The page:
Part of the issue, of course, is that professors have somewhat limited options when it comes to textbooks. Five major publishers represent 85 percent of the market.

Some, like Gregory Mankiw, see no problem with this state of affairs, because they benefit financially from this system—no matter how many packs of ramen noodles it costs each student. (810, I checked.)

It feels unfair. It also feels like it shouldn't cost millions of dollars to produce a single textbook. But publishers seem to think it's necessary.

When I was in college, I remember feeling like a genius because I spent a lot of time looking around Amazon and eBay, finding copies of the textbooks I needed, sometimes for ten cents on the dollar. It felt good to get one over on the man as I ate my Life cereal with rice milk.

My eBay victories came during the brief window after the launch of Napster, which introduced a lot of students to the power of the ethernet pipes in their dorms, but before the launch of the last big innovation in textbooks—the rental marketplace Chegg.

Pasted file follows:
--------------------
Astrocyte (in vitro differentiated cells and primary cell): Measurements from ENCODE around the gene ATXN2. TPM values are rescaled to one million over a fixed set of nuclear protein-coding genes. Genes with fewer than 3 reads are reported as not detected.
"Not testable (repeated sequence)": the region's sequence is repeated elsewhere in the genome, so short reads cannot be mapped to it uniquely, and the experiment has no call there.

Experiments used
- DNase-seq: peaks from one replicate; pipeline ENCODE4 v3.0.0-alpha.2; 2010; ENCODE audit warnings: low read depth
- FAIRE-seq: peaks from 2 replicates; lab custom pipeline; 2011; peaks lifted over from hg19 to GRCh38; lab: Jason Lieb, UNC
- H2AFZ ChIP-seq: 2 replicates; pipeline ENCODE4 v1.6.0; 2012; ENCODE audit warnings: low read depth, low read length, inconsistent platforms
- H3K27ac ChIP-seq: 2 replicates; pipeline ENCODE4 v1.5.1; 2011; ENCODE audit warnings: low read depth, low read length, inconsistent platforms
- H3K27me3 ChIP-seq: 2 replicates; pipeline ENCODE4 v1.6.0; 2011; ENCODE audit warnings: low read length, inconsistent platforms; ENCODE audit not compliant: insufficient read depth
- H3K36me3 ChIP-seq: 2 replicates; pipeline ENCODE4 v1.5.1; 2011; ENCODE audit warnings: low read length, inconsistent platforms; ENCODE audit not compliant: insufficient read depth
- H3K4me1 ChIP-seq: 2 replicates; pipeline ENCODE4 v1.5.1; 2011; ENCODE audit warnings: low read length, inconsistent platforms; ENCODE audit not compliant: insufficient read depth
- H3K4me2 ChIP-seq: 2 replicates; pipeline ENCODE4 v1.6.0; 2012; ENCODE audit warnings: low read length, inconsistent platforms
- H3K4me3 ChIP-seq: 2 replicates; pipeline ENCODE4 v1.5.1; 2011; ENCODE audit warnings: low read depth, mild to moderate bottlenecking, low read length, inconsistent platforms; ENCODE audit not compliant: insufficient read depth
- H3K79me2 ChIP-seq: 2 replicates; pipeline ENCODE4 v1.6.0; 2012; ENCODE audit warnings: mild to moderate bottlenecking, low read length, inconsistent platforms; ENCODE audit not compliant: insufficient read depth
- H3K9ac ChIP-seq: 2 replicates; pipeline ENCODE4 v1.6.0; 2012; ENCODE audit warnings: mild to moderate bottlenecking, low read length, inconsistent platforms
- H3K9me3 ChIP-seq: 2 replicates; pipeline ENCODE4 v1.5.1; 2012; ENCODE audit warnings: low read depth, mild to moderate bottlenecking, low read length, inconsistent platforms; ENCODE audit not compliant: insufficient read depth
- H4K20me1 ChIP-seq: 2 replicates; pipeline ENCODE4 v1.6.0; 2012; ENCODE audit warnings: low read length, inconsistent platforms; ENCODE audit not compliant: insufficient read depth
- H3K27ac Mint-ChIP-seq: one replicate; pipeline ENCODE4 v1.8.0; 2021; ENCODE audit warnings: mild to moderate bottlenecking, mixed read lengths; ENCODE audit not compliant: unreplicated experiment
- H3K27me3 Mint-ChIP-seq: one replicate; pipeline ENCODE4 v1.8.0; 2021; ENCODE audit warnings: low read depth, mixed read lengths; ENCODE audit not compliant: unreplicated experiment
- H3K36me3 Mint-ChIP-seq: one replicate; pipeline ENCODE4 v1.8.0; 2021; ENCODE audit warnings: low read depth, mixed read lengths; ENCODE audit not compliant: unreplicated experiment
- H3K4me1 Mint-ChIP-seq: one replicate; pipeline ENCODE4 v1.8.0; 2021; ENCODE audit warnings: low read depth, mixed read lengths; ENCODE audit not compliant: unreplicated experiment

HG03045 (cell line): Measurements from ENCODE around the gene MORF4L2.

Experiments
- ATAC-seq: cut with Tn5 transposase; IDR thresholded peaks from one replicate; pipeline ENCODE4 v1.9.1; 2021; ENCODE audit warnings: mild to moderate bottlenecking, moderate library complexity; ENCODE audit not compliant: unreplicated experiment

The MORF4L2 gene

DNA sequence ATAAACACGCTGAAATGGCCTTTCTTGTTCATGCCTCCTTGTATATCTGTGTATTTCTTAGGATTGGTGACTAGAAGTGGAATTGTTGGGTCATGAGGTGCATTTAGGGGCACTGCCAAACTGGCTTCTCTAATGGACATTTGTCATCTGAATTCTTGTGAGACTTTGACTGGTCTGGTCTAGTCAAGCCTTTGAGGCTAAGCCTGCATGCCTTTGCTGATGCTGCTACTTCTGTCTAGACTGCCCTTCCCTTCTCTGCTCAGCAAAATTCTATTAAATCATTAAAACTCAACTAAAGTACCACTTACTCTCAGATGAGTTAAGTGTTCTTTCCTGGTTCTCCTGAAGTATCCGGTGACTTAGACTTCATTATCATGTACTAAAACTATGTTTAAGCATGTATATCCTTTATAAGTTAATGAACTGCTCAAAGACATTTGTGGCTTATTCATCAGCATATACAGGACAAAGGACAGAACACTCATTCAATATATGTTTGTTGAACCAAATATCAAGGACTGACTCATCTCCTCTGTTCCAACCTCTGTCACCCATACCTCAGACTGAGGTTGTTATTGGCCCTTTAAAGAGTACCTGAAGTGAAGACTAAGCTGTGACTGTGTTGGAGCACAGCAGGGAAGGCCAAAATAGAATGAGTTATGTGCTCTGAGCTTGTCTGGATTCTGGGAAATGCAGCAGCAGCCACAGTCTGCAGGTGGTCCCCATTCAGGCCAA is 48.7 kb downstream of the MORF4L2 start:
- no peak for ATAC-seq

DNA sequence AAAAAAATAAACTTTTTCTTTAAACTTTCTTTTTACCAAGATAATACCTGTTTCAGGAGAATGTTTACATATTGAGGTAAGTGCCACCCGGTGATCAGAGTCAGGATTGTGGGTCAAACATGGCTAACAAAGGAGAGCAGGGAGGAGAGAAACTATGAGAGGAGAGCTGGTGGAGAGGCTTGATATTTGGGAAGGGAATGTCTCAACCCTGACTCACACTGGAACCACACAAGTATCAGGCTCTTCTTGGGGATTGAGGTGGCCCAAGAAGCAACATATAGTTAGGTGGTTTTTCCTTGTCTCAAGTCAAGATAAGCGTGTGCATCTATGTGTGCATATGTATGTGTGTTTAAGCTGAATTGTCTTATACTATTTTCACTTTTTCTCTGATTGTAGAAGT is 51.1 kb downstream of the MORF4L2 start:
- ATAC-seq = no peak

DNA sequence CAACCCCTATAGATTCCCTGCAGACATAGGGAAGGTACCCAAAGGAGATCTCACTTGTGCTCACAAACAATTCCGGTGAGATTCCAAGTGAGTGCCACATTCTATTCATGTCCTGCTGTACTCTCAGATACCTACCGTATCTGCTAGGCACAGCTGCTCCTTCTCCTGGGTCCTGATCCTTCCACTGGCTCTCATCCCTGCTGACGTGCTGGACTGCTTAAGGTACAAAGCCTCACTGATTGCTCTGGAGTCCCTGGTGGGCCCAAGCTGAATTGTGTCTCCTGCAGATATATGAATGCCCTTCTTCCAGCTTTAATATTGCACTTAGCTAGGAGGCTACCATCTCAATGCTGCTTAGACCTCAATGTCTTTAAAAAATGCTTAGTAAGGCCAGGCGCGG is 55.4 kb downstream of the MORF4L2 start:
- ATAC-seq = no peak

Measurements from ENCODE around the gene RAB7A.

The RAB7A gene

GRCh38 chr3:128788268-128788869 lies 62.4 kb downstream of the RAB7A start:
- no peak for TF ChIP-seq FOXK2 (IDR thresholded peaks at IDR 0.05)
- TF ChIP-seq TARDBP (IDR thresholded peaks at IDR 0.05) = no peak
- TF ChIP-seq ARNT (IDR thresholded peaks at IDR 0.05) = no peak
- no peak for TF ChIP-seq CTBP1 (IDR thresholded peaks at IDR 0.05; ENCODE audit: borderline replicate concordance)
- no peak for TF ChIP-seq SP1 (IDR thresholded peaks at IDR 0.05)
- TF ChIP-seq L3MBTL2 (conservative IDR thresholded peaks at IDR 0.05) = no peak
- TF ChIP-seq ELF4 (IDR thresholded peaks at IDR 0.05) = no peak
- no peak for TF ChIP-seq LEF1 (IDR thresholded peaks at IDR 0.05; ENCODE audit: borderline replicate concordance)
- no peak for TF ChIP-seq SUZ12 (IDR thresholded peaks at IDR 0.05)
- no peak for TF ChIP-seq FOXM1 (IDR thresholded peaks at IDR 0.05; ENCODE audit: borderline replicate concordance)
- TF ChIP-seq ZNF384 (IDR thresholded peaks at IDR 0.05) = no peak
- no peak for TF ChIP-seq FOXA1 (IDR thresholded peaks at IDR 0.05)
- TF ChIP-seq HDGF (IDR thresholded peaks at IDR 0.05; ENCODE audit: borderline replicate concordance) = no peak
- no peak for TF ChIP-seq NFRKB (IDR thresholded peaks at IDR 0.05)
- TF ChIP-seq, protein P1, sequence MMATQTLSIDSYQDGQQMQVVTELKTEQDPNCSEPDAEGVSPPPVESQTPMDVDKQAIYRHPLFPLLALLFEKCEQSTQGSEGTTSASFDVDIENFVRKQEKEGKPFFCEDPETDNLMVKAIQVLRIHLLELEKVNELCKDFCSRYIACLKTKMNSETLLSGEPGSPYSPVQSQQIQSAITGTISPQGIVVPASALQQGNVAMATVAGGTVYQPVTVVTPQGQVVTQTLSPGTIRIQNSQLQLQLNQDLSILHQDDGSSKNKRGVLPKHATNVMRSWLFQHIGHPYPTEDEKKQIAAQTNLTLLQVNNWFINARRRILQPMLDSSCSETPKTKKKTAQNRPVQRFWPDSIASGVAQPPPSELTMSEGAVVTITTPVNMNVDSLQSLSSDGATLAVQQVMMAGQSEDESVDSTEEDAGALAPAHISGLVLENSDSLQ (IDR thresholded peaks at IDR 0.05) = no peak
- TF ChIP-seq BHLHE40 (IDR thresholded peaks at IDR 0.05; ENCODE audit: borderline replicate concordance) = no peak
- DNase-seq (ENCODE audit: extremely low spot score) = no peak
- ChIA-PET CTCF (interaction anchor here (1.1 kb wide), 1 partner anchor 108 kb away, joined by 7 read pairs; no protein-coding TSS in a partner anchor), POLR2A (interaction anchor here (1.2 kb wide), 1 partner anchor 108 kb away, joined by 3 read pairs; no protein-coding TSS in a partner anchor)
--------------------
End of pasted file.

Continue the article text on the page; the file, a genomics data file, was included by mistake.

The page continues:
(Sure, electronic textbooks exist and they look snazzy, but they're a bad deal.)

Will textbooks ever move to the Napster model? Probably. In fact, it's already happening. OpenStax, a nonprofit project of Rice University, has been working to both release open-source textbooks and to tailor-make books for professors that can be sold at college stores for very low costs.

Community colleges, whose students feel the pain of textbook costs more acutely than students at larger schools, have been quick to jump on the open education resource model.

“The educational materials and publishing industry in five to 10 years will be completely remade, just as the music industry, the newspaper industry and the computer software industry were completely remade by the internet,” OpenStax's Richard Baraniuk told University Business in 2014.

Napster literally came out of a dorm room. Universities and their professors owe it to themselves to be inspired by the Napster ideal.

Publishers? Well, you had a good run—but this is going to be the new normal.

Ernie Smith

Your time was just wasted by Ernie Smith

Ernie Smith is the editor of Tedium, and an active internet snarker. Between his many internet side projects, he finds time to hang out with his wife Cat, who's funnier than he is.

Find me on: Website Twitter